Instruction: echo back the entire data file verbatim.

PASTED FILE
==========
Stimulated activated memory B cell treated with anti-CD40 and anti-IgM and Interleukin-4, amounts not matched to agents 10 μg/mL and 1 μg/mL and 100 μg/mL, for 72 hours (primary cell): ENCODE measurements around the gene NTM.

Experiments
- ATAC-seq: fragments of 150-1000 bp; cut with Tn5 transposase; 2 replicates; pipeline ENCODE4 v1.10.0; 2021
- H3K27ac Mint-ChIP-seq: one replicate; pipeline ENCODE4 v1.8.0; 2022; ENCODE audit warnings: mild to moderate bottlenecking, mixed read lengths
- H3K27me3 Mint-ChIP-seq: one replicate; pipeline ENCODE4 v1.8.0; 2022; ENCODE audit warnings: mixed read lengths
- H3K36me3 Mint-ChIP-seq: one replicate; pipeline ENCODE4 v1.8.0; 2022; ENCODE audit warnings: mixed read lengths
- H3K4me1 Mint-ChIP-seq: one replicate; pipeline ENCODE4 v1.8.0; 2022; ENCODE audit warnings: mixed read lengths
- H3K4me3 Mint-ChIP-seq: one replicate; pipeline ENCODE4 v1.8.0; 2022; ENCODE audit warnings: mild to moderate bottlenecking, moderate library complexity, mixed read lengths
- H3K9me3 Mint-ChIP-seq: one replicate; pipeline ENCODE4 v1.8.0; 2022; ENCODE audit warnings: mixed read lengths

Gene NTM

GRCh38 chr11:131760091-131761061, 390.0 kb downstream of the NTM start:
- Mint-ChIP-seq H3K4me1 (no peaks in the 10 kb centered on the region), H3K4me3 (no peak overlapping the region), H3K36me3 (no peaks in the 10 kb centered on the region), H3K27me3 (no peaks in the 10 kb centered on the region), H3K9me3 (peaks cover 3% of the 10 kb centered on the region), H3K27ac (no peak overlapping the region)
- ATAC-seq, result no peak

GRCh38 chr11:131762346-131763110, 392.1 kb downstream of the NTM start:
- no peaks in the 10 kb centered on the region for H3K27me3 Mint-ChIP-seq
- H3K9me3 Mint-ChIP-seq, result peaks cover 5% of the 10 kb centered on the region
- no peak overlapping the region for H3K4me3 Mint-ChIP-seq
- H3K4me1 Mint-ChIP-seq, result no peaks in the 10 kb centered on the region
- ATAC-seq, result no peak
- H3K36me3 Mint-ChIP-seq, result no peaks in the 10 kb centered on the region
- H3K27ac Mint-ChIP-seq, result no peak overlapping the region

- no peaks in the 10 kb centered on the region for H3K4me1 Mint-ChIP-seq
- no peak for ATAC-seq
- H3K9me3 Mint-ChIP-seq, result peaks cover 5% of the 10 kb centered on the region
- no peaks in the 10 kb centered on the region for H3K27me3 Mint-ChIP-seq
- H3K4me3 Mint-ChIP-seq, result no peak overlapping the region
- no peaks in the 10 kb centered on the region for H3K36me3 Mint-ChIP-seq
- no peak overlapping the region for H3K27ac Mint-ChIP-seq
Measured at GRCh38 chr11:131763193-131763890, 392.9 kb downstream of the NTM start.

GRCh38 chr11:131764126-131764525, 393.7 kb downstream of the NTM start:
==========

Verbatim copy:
Stimulated activated memory B cell treated with anti-CD40 and anti-IgM and Interleukin-4, amounts not matched to agents 10 μg/mL and 1 μg/mL and 100 μg/mL, for 72 hours (primary cell): ENCODE measurements around the gene NTM.

Experiments
- ATAC-seq: fragments of 150-1000 bp; cut with Tn5 transposase; 2 replicates; pipeline ENCODE4 v1.10.0; 2021
- H3K27ac Mint-ChIP-seq: one replicate; pipeline ENCODE4 v1.8.0; 2022; ENCODE audit warnings: mild to moderate bottlenecking, mixed read lengths
- H3K27me3 Mint-ChIP-seq: one replicate; pipeline ENCODE4 v1.8.0; 2022; ENCODE audit warnings: mixed read lengths
- H3K36me3 Mint-ChIP-seq: one replicate; pipeline ENCODE4 v1.8.0; 2022; ENCODE audit warnings: mixed read lengths
- H3K4me1 Mint-ChIP-seq: one replicate; pipeline ENCODE4 v1.8.0; 2022; ENCODE audit warnings: mixed read lengths
- H3K4me3 Mint-ChIP-seq: one replicate; pipeline ENCODE4 v1.8.0; 2022; ENCODE audit warnings: mild to moderate bottlenecking, moderate library complexity, mixed read lengths
- H3K9me3 Mint-ChIP-seq: one replicate; pipeline ENCODE4 v1.8.0; 2022; ENCODE audit warnings: mixed read lengths

Gene NTM

GRCh38 chr11:131760091-131761061, 390.0 kb downstream of the NTM start:
- Mint-ChIP-seq H3K4me1 (no peaks in the 10 kb centered on the region), H3K4me3 (no peak overlapping the region), H3K36me3 (no peaks in the 10 kb centered on the region), H3K27me3 (no peaks in the 10 kb centered on the region), H3K9me3 (peaks cover 3% of the 10 kb centered on the region), H3K27ac (no peak overlapping the region)
- ATAC-seq, result no peak

GRCh38 chr11:131762346-131763110, 392.1 kb downstream of the NTM start:
- no peaks in the 10 kb centered on the region for H3K27me3 Mint-ChIP-seq
- H3K9me3 Mint-ChIP-seq, result peaks cover 5% of the 10 kb centered on the region
- no peak overlapping the region for H3K4me3 Mint-ChIP-seq
- H3K4me1 Mint-ChIP-seq, result no peaks in the 10 kb centered on the region
- ATAC-seq, result no peak
- H3K36me3 Mint-ChIP-seq, result no peaks in the 10 kb centered on the region
- H3K27ac Mint-ChIP-seq, result no peak overlapping the region

- no peaks in the 10 kb centered on the region for H3K4me1 Mint-ChIP-seq
- no peak for ATAC-seq
- H3K9me3 Mint-ChIP-seq, result peaks cover 5% of the 10 kb centered on the region
- no peaks in the 10 kb centered on the region for H3K27me3 Mint-ChIP-seq
- H3K4me3 Mint-ChIP-seq, result no peak overlapping the region
- no peaks in the 10 kb centered on the region for H3K36me3 Mint-ChIP-seq
- no peak overlapping the region for H3K27ac Mint-ChIP-seq
Measured at GRCh38 chr11:131763193-131763890, 392.9 kb downstream of the NTM start.

GRCh38 chr11:131764126-131764525, 393.7 kb downstream of the NTM start: